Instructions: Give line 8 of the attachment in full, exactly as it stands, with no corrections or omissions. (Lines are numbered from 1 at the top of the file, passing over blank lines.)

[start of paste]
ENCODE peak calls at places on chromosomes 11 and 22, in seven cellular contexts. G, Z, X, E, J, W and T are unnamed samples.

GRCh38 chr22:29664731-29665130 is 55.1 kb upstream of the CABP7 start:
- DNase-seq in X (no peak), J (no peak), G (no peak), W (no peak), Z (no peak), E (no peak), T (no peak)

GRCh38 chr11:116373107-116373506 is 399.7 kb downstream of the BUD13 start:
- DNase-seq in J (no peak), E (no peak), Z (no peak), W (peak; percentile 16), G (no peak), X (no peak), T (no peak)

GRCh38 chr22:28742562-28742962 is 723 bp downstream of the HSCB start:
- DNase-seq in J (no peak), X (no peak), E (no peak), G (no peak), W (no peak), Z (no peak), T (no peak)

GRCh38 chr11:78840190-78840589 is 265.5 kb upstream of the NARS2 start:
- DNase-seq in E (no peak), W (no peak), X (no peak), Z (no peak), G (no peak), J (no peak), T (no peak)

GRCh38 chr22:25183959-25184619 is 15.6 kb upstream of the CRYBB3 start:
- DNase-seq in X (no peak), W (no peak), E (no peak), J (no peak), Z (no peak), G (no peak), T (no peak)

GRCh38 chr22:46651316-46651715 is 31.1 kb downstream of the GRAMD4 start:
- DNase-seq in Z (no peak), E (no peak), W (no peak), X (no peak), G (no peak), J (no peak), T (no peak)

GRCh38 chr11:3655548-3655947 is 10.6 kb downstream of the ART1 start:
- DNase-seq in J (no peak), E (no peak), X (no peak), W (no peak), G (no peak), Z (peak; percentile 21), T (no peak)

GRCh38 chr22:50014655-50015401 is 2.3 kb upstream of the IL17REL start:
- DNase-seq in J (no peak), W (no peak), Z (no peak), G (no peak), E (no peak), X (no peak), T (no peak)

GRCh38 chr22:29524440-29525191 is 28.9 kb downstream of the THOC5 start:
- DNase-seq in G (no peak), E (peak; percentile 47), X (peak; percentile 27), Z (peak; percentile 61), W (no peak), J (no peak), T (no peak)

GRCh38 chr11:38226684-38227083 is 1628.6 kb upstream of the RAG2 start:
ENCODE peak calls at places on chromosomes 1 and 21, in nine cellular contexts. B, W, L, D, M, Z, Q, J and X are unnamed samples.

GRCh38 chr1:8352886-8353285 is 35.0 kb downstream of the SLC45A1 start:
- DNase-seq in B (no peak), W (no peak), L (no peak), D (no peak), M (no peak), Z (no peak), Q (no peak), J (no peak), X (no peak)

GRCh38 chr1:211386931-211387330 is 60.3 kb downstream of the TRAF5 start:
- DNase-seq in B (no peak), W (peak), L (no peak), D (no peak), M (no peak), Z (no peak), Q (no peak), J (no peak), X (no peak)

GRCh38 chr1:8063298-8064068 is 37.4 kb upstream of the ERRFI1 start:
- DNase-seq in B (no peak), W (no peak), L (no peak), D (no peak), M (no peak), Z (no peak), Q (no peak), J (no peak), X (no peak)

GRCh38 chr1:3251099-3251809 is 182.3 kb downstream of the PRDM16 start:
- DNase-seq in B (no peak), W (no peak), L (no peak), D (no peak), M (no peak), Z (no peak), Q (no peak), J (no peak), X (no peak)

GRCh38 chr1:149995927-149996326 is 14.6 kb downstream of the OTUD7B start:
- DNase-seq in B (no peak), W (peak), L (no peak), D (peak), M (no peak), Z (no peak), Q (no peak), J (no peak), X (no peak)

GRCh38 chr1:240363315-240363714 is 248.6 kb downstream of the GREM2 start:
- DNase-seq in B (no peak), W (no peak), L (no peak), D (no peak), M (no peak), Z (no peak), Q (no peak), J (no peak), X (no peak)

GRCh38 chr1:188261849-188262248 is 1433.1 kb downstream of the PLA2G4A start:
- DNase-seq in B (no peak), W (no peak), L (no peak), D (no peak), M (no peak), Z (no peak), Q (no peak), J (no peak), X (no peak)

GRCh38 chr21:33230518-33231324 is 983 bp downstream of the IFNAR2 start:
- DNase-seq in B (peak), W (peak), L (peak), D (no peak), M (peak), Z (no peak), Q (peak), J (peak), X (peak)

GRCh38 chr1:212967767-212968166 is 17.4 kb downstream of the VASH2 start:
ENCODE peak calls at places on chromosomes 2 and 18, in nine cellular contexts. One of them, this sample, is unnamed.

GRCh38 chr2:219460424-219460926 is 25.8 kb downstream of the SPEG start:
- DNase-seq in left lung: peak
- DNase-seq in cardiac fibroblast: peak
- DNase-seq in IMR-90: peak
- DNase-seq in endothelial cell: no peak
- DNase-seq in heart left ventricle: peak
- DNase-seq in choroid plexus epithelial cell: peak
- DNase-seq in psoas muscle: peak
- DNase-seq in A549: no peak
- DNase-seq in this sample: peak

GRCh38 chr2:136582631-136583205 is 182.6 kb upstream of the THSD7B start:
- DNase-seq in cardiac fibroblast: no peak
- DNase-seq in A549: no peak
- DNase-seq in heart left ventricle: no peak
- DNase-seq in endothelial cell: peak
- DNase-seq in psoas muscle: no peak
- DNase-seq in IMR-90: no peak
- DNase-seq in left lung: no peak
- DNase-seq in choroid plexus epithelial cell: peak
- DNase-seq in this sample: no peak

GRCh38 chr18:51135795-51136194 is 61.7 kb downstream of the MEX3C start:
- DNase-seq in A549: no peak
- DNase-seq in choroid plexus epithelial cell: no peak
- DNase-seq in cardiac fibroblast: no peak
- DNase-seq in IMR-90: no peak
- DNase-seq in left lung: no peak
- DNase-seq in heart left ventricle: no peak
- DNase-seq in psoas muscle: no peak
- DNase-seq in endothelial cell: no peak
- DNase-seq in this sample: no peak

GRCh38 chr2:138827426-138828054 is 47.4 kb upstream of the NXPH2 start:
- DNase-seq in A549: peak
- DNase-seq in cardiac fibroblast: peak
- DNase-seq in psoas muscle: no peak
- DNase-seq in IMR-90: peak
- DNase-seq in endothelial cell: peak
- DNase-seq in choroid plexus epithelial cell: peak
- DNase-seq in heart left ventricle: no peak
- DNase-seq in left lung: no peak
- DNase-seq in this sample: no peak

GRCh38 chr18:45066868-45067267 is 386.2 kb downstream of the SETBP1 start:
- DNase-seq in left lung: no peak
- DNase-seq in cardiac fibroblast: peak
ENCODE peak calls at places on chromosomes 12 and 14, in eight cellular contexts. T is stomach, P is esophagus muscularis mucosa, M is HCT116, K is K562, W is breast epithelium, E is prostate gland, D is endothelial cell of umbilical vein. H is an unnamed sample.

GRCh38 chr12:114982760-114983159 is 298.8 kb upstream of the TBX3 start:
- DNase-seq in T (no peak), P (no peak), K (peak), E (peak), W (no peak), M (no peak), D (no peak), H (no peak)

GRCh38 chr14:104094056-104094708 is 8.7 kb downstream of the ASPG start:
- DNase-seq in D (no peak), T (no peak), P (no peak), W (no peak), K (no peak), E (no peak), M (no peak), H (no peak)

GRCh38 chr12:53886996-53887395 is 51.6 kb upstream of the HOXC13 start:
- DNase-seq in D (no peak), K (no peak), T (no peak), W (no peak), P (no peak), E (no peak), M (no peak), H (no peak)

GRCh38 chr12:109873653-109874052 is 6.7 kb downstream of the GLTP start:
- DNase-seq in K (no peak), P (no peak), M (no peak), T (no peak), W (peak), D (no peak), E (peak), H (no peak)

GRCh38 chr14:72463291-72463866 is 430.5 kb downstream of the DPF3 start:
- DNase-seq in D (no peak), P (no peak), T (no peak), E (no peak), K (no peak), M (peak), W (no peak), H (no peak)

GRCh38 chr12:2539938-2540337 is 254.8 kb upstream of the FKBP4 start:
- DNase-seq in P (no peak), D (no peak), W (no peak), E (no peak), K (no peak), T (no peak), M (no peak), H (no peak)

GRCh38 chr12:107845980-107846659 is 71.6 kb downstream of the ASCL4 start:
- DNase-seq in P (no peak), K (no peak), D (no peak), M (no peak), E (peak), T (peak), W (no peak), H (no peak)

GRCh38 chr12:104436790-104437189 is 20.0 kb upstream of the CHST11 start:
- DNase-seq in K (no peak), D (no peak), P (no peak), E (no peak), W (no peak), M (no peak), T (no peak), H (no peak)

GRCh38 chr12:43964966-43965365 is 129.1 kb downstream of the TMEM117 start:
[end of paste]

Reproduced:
GRCh38 chr11:78840190-78840589 is 265.5 kb upstream of the NARS2 start: